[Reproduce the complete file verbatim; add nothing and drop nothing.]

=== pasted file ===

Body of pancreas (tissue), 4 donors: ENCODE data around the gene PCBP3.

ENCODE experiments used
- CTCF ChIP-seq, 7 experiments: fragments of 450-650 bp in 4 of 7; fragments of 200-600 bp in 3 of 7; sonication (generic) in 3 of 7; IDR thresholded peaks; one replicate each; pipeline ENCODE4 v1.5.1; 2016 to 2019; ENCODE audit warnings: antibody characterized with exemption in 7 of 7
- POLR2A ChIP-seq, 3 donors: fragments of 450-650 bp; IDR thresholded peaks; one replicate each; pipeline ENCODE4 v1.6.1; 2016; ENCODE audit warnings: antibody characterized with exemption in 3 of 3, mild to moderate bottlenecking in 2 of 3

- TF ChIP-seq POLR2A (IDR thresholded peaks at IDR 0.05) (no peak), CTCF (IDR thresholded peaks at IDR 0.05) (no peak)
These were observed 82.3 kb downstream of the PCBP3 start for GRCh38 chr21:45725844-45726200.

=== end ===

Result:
Body of pancreas (tissue), 4 donors: ENCODE data around the gene PCBP3.

ENCODE experiments used
- CTCF ChIP-seq, 7 experiments: fragments of 450-650 bp in 4 of 7; fragments of 200-600 bp in 3 of 7; sonication (generic) in 3 of 7; IDR thresholded peaks; one replicate each; pipeline ENCODE4 v1.5.1; 2016 to 2019; ENCODE audit warnings: antibody characterized with exemption in 7 of 7
- POLR2A ChIP-seq, 3 donors: fragments of 450-650 bp; IDR thresholded peaks; one replicate each; pipeline ENCODE4 v1.6.1; 2016; ENCODE audit warnings: antibody characterized with exemption in 3 of 3, mild to moderate bottlenecking in 2 of 3

- TF ChIP-seq POLR2A (IDR thresholded peaks at IDR 0.05) (no peak), CTCF (IDR thresholded peaks at IDR 0.05) (no peak)
These were observed 82.3 kb downstream of the PCBP3 start for GRCh38 chr21:45725844-45726200.